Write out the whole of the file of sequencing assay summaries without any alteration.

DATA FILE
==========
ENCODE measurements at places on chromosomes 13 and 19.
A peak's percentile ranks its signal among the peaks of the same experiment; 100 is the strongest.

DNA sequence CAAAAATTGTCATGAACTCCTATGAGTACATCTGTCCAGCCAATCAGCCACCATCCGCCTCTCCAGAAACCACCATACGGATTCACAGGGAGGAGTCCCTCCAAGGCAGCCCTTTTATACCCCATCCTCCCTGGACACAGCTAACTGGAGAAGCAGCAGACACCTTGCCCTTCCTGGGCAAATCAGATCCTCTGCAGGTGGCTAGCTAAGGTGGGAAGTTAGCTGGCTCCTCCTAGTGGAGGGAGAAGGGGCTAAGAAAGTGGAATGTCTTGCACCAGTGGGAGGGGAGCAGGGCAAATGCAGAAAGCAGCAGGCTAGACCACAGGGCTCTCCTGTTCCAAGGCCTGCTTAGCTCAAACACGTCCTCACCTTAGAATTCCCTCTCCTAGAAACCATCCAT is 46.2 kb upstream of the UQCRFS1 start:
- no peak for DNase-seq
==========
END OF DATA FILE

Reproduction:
ENCODE measurements at places on chromosomes 13 and 19.
A peak's percentile ranks its signal among the peaks of the same experiment; 100 is the strongest.

DNA sequence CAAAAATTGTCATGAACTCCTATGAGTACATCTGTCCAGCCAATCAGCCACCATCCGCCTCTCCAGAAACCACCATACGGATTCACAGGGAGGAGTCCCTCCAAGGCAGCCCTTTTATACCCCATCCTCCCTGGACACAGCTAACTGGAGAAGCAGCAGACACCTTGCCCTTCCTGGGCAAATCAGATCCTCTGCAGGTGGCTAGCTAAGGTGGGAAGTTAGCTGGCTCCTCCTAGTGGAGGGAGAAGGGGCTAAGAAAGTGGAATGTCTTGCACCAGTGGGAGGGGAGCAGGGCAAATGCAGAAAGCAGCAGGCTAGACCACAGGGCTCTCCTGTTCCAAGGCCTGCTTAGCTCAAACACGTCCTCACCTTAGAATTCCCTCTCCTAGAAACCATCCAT is 46.2 kb upstream of the UQCRFS1 start:
- no peak for DNase-seq